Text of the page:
Tuesday, April 19, 2011

The Economics of "Sustainable" Development

Our discussion on Thursday raised a lot of questions about whether "sustainable development" — a term frequently touted by big environmental NGOs — is possible. From a Western perspective where we have the luxury of caring about conservation, so to speak, partnering conservation with development in third-world countries rich in natural resources is a laudable goal. A host of problems arise, however ...
  • How are people expected to care about the environment when it interferes with putting food on the table?
  • What good do conservation and development projects do if they simply replace one short-term neo-colonial industry (like logging, for example .. 2011 is the UN's International Year of Forests, and forest conservation is a big issue currently) with another in the form of an NGO?
  • NGO resources don't last forever. How can we make sure that conservation practices are sustained without falling into cultural imperialism or paternalism?
  • and many more.
No one has the answer to all these problems, as was made abundantly clear in class, but the World Bank is taking an interesting approach. Currently, they are trying to redefine the metrics by which development is measured. Instead of basing development status on GDP alone, "intangibles" like environmental and cultural capital are being taken into account and assigned a quantitative value. Here's a report on a new World Bank publication:

In 2005, the total economic value of natural assets was $44 trillion worldwide, or $7,000 per person on average while “intangible” capital accounted for the greatest component of total wealth–worth a massive $540 trillion worldwide in 2005.

The Changing Wealth of Nations – a follow-up publication to the 2006 book, Where is the Wealth of Nations? – extends the principles of wealth accounting to include dimensions that go beyond the standard Gross Domestic Product calculations undertaken by finance ministries. It presents, for the first time, a set of “wealth accounts” for over 150 countries for 1995, 2000, and 2005 which allows a longer-term assessment of global, regional and country performance in building wealth.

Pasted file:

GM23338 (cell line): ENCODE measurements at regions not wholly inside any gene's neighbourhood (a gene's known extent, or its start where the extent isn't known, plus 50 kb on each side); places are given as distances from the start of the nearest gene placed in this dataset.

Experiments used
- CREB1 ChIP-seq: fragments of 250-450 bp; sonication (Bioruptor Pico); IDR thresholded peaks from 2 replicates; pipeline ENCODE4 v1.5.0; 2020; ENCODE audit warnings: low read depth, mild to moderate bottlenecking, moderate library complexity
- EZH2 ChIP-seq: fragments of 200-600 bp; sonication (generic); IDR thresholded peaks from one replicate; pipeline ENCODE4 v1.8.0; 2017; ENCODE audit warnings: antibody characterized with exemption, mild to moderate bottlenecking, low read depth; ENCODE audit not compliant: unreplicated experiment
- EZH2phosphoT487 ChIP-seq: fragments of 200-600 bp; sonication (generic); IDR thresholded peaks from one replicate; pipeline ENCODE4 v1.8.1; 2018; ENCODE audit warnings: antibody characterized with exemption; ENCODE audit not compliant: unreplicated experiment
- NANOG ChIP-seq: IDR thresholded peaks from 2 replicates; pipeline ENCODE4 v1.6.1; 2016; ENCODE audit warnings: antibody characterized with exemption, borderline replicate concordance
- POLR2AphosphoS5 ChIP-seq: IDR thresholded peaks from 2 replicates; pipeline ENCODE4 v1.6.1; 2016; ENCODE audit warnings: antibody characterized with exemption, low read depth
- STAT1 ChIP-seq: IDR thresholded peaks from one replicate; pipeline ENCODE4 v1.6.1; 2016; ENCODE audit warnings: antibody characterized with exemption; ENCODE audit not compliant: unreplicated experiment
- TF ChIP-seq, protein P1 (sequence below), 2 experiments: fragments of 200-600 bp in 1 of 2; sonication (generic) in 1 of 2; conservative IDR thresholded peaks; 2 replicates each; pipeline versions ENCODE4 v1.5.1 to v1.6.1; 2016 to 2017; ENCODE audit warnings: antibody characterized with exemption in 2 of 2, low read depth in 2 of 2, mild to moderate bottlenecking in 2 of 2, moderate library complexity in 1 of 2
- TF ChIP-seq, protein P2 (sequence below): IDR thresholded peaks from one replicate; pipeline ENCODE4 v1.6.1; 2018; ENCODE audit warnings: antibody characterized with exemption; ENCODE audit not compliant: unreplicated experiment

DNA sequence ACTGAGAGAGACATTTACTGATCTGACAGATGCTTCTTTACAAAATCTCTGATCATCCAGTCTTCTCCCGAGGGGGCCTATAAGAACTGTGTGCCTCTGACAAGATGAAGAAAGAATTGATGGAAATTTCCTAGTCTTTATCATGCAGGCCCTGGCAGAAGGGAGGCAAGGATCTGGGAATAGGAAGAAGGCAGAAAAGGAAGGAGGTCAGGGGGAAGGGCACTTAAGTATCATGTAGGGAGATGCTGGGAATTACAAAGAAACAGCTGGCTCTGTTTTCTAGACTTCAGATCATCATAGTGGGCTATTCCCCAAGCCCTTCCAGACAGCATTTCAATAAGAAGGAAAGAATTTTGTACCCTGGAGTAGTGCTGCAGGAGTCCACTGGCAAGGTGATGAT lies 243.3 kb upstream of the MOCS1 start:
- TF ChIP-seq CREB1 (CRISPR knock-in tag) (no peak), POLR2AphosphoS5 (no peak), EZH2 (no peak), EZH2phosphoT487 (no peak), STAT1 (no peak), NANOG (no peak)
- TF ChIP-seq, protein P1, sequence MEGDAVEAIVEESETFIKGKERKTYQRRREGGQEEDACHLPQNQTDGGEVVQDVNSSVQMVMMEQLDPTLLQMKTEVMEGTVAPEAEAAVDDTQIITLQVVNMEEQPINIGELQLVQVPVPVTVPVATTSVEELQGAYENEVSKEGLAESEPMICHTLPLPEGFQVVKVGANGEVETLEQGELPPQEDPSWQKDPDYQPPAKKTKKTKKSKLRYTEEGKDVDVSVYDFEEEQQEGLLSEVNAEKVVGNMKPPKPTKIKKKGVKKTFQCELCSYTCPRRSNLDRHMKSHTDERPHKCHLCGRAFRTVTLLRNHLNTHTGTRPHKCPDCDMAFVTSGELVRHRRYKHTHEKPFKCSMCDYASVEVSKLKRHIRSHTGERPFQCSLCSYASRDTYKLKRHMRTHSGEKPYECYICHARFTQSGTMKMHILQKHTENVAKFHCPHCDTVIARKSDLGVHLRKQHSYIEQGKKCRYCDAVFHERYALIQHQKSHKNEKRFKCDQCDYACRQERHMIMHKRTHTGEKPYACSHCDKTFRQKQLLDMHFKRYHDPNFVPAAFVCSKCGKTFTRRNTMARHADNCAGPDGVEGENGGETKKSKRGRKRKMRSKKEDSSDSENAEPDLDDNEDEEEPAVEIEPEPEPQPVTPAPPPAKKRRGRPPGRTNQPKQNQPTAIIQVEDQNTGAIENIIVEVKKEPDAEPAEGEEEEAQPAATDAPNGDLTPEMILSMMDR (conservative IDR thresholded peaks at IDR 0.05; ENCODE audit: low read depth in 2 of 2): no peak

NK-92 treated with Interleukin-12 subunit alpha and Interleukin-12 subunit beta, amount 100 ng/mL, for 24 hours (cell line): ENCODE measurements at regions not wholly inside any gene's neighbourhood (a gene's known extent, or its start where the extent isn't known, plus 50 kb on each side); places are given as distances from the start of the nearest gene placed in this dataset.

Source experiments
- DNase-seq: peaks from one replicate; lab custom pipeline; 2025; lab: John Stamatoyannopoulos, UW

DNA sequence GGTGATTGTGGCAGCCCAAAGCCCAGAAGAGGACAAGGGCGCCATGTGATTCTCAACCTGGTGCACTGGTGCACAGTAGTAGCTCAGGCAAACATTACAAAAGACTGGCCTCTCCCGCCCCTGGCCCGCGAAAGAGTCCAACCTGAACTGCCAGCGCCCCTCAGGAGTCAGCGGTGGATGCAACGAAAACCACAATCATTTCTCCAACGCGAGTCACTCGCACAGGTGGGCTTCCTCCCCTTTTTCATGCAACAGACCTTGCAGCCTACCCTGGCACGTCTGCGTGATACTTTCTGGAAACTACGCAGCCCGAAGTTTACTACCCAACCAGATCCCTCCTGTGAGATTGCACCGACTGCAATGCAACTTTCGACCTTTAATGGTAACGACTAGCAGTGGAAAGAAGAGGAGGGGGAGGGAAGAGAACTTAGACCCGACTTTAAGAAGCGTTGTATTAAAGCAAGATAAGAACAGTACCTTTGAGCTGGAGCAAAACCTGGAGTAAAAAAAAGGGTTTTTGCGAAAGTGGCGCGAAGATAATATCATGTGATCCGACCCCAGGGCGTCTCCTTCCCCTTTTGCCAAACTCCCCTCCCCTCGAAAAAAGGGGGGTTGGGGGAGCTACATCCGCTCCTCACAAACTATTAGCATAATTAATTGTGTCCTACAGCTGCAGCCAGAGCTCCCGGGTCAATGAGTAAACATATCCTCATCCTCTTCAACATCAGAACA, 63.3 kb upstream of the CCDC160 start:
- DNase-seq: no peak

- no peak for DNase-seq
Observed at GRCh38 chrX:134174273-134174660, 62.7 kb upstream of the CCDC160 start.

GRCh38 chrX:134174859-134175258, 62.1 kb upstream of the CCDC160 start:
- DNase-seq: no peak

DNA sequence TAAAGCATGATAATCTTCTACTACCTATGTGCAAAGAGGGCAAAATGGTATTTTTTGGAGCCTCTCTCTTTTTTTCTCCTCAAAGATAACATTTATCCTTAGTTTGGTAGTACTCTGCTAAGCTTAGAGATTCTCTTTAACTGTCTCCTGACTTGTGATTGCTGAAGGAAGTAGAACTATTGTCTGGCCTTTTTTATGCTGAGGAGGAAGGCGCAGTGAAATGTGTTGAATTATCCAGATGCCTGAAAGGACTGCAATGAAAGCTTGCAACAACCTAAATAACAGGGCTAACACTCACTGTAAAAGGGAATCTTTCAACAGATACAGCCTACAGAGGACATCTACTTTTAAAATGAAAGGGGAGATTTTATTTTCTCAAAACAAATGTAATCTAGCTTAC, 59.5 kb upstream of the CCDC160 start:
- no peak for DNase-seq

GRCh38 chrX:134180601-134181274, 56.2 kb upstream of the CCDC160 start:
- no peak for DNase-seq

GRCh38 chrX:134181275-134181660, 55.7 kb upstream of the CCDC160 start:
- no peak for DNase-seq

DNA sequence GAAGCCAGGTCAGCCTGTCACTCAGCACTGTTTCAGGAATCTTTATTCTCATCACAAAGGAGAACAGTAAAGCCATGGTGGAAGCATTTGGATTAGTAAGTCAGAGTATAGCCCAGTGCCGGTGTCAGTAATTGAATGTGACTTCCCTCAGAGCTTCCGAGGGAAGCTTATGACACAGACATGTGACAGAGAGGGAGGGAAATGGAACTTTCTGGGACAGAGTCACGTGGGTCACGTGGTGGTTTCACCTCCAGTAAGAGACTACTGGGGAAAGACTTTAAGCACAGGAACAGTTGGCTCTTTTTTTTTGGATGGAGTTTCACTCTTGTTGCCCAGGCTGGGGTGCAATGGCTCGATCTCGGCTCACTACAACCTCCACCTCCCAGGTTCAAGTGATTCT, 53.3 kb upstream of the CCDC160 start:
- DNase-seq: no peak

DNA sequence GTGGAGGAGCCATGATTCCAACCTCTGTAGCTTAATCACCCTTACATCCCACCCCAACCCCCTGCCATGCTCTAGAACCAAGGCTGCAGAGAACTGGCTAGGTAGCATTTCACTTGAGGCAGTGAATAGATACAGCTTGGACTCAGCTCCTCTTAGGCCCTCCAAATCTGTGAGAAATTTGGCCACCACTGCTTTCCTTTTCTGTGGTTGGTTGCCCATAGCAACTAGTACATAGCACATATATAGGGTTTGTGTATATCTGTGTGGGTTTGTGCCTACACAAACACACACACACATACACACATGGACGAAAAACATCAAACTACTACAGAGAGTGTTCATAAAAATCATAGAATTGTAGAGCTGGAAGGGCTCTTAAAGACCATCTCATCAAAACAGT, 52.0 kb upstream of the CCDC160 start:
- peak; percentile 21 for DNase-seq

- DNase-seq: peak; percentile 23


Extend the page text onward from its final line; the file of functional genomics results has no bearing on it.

The book finds that intangible capital growth contributed close to 100% of the increase in total wealth in Sub-Saharan Africa and Eastern Europe and Central Asia from 1995 to 2005. This share was 80% in South Asia and 72% in Latin America and Caribbean.

It is the quality of institutions that enhances a country’s capacity to provide economic benefits,” said co-author Kirk Hamilton from the World Bank’s Development Economics group. “When a country has strong institutions that reaffirm the rule of law, ensure government accountability and help control corruption, investment follows and grows.”

The quality of institutions is especially important for the good stewardship of natural capital, the book concludes.

The use of the word "stewardship" and the (perhaps impractical, as Jordan pointed out Thursday) focus on education aside, if a major problem with sustainable development is money, would the resource valuation approach — partnered with community education and government regulation — help? This is a pretty hotly debated concept in the development world, from what I understand. Though the World Bank's literature is relatively new, there's a wide range of research on the field of environmental economics (perhaps some of you have tapped into it for other courses). There is clearly a sea change necessary for natural capital to hold actual development value; I'm nowhere near qualified enough to pass judgement, but I wonder if it would be possible in practice, and how helpful it would be for the implementation of conservation goals.


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